My friend Jim in San Francisco needs a new bike and doesn’t want to build one himself. Can you blame him? I can’t, especially because his old bike got stolen from outside his house... after I rode it last. And, I hope and assume, locked it with his bad cable lock. My only fear was that the 8-speed nexus hub wouldn't go low enough to handle to hills in San Francisco. Turns out there is no need to fear.
Here’s what I wrote:
Even though it’s aluminum, I’ve always had a soft spot for the Milano. $630.
Celeste, by the way, is a sexy manly color. Don’t ever think otherwise.
The Sparta don’t look bad, either, if you want to stick with a derailleur and more traditional mountain bike design.
But the suspension may be theft encouraging. And unless suspension has gotten very cheap, the price seems too cheap for the rest of the bike to be any good.
I just did a little calculating about gears on Sheldon Brown’s website. Bottom line is there’s no reason not to go with the internal hub.
Measured in Gain Ratio (Sheldon’s invention. The numbers don’t really matter except in relation to each other. He says, “5.58 ... means is that for every inch... the pedal travels in its orbit around the bottom bracket, the bicycle will travel 5.58 inches.”).
Basically you plug in crank length, wheel size, and your chainrings (or internal hub) to get a number. Big gears have bigger numbers. So for San Francisco you would want to compare the small number, the granny gear.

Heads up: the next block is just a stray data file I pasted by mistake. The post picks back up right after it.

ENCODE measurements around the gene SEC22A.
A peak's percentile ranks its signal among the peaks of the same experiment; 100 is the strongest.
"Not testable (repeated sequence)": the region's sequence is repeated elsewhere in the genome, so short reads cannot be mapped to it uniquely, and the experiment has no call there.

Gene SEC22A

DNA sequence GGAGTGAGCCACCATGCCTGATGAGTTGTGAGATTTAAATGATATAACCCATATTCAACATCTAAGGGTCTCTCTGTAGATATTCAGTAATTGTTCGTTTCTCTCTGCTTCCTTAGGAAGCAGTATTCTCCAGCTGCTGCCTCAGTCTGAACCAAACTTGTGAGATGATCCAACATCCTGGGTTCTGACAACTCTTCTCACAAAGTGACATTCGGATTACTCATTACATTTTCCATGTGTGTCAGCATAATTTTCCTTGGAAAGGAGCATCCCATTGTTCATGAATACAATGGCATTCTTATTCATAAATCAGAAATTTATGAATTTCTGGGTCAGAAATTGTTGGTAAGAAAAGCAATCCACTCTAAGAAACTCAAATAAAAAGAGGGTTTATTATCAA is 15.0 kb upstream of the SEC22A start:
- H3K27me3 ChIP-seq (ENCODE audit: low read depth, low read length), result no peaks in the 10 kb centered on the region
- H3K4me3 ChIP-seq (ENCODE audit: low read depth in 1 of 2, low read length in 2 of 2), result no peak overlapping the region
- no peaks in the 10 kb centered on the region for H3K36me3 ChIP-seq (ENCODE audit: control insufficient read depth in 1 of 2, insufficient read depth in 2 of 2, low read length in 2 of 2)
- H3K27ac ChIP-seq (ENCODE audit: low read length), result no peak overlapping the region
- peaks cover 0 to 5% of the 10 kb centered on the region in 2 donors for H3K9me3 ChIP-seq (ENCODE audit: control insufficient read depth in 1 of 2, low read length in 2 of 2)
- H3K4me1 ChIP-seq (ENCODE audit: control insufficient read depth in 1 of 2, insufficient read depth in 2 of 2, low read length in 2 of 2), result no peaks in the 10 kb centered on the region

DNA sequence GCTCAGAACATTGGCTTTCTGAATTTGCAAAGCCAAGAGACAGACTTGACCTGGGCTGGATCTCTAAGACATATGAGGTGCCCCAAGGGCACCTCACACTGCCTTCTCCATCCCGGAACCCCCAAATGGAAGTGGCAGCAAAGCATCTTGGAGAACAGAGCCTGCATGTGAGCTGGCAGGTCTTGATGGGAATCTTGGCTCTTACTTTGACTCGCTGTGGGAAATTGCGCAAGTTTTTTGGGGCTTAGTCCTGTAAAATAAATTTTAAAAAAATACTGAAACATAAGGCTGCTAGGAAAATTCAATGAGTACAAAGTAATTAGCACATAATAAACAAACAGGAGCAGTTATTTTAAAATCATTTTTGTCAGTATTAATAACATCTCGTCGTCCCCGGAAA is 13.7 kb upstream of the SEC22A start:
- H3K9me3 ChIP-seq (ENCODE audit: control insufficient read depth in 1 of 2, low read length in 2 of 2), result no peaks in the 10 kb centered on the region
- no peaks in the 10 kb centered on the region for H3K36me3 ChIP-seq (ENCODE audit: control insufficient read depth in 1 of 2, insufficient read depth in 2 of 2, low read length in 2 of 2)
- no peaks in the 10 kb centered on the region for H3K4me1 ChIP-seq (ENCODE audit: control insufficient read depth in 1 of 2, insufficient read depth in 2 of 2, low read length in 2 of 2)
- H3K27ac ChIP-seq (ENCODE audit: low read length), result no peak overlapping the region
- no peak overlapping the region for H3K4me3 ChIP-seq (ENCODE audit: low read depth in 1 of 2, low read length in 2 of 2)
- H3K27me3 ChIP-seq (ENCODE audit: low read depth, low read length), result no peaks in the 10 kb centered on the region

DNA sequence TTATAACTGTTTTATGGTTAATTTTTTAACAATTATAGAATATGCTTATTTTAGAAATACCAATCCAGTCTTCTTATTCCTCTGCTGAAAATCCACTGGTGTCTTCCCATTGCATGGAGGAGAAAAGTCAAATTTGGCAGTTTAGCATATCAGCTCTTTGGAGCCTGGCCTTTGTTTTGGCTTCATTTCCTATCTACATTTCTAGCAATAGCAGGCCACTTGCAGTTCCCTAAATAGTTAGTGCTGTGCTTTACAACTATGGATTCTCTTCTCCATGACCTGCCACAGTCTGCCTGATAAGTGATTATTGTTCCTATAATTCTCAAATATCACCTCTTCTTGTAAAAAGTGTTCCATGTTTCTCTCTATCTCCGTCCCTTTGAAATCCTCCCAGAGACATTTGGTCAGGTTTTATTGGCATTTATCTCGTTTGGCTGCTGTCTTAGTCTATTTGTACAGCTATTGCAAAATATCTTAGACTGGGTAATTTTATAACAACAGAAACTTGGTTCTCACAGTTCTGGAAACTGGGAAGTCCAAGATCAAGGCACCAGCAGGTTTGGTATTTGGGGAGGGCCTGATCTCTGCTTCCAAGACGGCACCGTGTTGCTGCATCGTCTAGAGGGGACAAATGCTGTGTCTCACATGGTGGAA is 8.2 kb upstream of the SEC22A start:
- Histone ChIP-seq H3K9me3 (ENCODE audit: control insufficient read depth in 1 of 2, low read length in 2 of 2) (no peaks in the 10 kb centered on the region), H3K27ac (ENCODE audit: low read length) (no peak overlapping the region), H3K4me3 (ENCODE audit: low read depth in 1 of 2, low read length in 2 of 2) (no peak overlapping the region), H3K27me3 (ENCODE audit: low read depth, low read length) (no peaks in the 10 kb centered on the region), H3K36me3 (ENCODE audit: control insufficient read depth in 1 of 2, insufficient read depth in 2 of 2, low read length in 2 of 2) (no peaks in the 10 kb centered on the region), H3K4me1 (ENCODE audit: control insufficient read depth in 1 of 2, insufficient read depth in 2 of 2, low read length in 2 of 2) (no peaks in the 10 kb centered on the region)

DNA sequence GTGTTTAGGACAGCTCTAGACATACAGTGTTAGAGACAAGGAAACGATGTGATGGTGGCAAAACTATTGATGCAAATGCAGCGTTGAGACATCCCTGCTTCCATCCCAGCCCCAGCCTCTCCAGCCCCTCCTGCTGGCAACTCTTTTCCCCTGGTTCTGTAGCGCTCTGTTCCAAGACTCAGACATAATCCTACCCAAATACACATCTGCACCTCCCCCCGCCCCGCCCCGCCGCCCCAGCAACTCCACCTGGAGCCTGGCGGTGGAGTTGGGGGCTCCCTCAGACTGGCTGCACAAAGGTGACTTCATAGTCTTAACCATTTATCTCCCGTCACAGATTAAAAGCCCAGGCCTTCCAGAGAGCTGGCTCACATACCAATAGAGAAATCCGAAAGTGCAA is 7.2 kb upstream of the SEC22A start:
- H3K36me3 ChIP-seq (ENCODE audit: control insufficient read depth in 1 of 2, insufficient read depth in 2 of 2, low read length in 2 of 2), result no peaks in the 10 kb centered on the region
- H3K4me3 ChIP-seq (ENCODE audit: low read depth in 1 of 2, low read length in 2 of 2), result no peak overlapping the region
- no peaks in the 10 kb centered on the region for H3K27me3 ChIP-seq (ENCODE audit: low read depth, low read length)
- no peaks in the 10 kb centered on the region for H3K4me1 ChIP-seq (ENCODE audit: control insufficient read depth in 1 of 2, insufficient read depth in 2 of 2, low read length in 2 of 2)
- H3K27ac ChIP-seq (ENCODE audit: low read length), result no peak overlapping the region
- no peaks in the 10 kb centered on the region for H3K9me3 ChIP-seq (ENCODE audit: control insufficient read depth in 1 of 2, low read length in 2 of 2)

On my Bianchi road bike (2 chain rings), the gain ratio goes from 7.8 for 14th speed to 3.1 for 1st gear.
My Bianchi road bike: 7.8 to 3.1
The Bluebird: 7.6 to 2.5
The Screamin’ Salmon (fixed gear): 5.8
The Sparta: 7.5 to 2.2
And the Milano: 7.2 to 2.3
That means the granny gear on the Milano is less than 10% harder than the granny gear on the Sparta (and about 1/3 easier than my Bianchi). You’ll max out of the Milano faster, but how often are trying to peddle to get top speed going down a steep hill?
The Bluebird has higher gears because it uses a 46 tooth front chainring (negated a bit by smaller wheels) while the Milano has 44 teeth. The rear cog on the Nexus 8 is also replaceable. So you add or take away a tooth or 2 there, if you really wanted to. But I’d bet you don’t.
The other weird but cool thing about the Milano is the blinking seat. It’s actually a very good light (unless covered by the tail of your jacket). But it does mark the bike as a bit of a yuppie bike. But fuck it, you’re a bit of a yuppie. But you’ll have to lock the seat to the frame (thus unmarking your bike a bit as a yuppie bike.) I like how the style is called a “cafe racer.” That seems perfect for me.
I rode a Milano in Chicago last year. A cute chick stopped me to ask where she could buy a blinking seat.
It’s an excellent city bike. Go buy one right off the rack. And the internal rear hand brake is great!